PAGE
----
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on December 6, 2002
This book is excellent for all those who think we can do better-that small farmers needn't be driven from the land, our water needn't be polluted, people need not go hungry while others are overfed genetically engineered chemically altered junk food, etc. It has great thinkers presenting clear, well thought out ideas about what's wrong and what we can do about it. It helps when getting in that classic argument of keynesianism/communism v. neoliberalism because it outlines the thrid alternative very well. I am a grad student and I used it for a paper i wrote recently refuting neoliberalism and it was very helpful. I highly recommend it! Also, look into Maria Mies. She is the anti-capitalist-patriarchy bomb, yo.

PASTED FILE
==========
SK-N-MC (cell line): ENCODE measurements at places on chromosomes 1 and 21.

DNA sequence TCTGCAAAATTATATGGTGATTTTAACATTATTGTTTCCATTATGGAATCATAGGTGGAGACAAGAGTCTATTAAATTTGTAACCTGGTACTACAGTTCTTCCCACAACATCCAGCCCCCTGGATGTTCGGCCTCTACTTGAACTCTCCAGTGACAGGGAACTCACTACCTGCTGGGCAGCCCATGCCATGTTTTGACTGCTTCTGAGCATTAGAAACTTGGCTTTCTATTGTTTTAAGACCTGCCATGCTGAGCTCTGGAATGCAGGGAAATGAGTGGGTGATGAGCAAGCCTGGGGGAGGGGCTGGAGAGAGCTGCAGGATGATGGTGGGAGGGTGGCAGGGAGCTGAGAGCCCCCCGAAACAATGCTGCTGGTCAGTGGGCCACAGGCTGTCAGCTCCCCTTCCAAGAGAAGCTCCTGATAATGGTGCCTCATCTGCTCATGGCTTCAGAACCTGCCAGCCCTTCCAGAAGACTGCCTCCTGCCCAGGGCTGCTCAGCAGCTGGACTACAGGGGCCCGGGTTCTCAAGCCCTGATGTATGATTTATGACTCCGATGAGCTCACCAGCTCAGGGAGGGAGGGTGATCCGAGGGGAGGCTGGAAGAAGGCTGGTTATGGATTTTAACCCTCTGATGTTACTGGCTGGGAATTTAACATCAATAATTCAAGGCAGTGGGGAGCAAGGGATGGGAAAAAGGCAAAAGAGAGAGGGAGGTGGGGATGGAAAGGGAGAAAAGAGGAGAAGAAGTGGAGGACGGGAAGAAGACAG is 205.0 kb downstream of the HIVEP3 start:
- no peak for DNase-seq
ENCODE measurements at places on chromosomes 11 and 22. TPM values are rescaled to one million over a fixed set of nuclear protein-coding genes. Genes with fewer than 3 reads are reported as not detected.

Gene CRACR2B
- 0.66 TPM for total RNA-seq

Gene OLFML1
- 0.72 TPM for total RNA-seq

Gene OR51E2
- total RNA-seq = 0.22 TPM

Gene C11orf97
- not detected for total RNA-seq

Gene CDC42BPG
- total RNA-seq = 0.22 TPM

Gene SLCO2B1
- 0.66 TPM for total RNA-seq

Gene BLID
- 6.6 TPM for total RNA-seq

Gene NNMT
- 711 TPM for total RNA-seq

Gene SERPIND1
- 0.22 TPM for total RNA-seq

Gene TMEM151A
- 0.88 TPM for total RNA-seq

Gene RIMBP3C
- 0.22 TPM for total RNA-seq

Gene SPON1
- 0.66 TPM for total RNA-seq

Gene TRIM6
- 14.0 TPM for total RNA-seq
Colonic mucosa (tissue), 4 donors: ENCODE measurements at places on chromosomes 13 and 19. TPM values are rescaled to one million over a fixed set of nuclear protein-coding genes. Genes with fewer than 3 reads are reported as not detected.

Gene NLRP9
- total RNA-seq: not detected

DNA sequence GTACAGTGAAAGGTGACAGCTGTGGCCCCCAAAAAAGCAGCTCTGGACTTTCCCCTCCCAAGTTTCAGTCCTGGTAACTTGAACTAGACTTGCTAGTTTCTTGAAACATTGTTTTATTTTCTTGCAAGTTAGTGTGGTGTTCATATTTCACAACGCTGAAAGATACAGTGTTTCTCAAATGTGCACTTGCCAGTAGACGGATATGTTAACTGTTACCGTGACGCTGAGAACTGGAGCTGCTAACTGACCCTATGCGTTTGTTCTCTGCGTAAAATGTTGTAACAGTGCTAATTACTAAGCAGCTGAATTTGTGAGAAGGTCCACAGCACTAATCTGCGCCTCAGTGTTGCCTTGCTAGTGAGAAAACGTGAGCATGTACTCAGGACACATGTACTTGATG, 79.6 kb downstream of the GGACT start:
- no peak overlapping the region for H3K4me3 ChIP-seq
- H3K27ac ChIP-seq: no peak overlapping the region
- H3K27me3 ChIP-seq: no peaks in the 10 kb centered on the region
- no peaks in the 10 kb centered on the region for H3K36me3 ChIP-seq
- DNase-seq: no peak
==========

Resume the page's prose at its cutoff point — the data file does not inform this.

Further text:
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on November 12, 2002
An impressive treatise that is both comprehensive and detailed in its coverage, and practical in its idealogies towards an economic model that is ethical yet beneficial to all. Far from being just a "lefty" manifesto, this is a thoroughly researched piece that was compiled by a group of the best and brightest thinkers in the arena of economic reform worldwide.
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on November 26, 2003
If this book represents the views of the anti-globalization "movement", then the movement is nothing more than regurgitated Luddite socialism. The authors have a romanticized view of subsistence farming and believe it should be promoted, its past association with famine and poverty escape mention. Trade per se, is an evil that should be discouraged in place of protectionism. Again there is a selective reading of history, the hyperinflation and instability associated with populism and protectionism gets no mention. Even when they toss out some laudable ideas about alternative energy sources, they oversell its virtues.